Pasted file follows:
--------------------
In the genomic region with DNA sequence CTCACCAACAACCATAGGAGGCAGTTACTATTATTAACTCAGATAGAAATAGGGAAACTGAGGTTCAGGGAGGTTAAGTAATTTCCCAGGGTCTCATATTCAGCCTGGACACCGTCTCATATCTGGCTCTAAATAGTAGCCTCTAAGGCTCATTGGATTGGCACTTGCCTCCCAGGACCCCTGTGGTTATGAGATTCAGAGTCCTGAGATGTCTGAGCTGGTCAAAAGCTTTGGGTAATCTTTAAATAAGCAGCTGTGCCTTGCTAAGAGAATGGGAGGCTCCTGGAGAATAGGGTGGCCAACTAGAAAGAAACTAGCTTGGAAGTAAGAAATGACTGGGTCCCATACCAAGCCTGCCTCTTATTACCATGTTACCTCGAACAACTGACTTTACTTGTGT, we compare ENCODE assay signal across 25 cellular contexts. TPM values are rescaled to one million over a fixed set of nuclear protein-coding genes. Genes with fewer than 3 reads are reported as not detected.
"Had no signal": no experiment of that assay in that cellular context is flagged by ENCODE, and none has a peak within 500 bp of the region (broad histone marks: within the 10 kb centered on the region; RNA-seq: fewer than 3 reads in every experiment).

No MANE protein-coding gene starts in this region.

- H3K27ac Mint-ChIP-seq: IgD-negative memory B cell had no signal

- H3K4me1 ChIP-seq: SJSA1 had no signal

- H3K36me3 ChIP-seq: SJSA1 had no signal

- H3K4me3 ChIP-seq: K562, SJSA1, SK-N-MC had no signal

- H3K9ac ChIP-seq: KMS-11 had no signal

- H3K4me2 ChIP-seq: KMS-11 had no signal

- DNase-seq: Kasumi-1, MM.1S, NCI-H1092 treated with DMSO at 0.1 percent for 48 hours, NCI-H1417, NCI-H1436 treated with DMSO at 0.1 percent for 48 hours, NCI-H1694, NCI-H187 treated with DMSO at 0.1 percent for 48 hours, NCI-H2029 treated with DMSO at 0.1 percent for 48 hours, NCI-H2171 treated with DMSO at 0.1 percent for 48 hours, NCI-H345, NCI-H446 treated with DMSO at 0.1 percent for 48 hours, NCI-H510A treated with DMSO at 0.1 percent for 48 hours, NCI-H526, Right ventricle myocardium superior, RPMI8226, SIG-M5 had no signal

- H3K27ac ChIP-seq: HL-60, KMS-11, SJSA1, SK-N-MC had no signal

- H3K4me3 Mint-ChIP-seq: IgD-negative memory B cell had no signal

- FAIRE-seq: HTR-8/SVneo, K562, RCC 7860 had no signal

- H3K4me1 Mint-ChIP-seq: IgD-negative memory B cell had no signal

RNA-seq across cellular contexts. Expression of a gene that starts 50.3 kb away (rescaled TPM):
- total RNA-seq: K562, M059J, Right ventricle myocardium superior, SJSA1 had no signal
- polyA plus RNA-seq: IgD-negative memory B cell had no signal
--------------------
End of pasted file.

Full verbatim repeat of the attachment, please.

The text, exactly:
In the genomic region with DNA sequence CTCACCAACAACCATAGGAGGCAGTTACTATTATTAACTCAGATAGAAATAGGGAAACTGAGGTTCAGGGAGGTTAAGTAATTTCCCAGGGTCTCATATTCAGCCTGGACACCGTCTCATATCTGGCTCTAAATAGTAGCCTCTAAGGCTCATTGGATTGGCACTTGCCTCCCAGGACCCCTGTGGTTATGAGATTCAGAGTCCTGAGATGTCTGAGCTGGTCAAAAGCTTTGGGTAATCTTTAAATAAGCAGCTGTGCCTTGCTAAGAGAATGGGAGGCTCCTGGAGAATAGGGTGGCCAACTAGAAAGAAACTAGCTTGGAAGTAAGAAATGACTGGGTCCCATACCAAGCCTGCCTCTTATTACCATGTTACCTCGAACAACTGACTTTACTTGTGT, we compare ENCODE assay signal across 25 cellular contexts. TPM values are rescaled to one million over a fixed set of nuclear protein-coding genes. Genes with fewer than 3 reads are reported as not detected.
"Had no signal": no experiment of that assay in that cellular context is flagged by ENCODE, and none has a peak within 500 bp of the region (broad histone marks: within the 10 kb centered on the region; RNA-seq: fewer than 3 reads in every experiment).

No MANE protein-coding gene starts in this region.

- H3K27ac Mint-ChIP-seq: IgD-negative memory B cell had no signal

- H3K4me1 ChIP-seq: SJSA1 had no signal

- H3K36me3 ChIP-seq: SJSA1 had no signal

- H3K4me3 ChIP-seq: K562, SJSA1, SK-N-MC had no signal

- H3K9ac ChIP-seq: KMS-11 had no signal

- H3K4me2 ChIP-seq: KMS-11 had no signal

- DNase-seq: Kasumi-1, MM.1S, NCI-H1092 treated with DMSO at 0.1 percent for 48 hours, NCI-H1417, NCI-H1436 treated with DMSO at 0.1 percent for 48 hours, NCI-H1694, NCI-H187 treated with DMSO at 0.1 percent for 48 hours, NCI-H2029 treated with DMSO at 0.1 percent for 48 hours, NCI-H2171 treated with DMSO at 0.1 percent for 48 hours, NCI-H345, NCI-H446 treated with DMSO at 0.1 percent for 48 hours, NCI-H510A treated with DMSO at 0.1 percent for 48 hours, NCI-H526, Right ventricle myocardium superior, RPMI8226, SIG-M5 had no signal

- H3K27ac ChIP-seq: HL-60, KMS-11, SJSA1, SK-N-MC had no signal

- H3K4me3 Mint-ChIP-seq: IgD-negative memory B cell had no signal

- FAIRE-seq: HTR-8/SVneo, K562, RCC 7860 had no signal

- H3K4me1 Mint-ChIP-seq: IgD-negative memory B cell had no signal

RNA-seq across cellular contexts. Expression of a gene that starts 50.3 kb away (rescaled TPM):
- total RNA-seq: K562, M059J, Right ventricle myocardium superior, SJSA1 had no signal
- polyA plus RNA-seq: IgD-negative memory B cell had no signal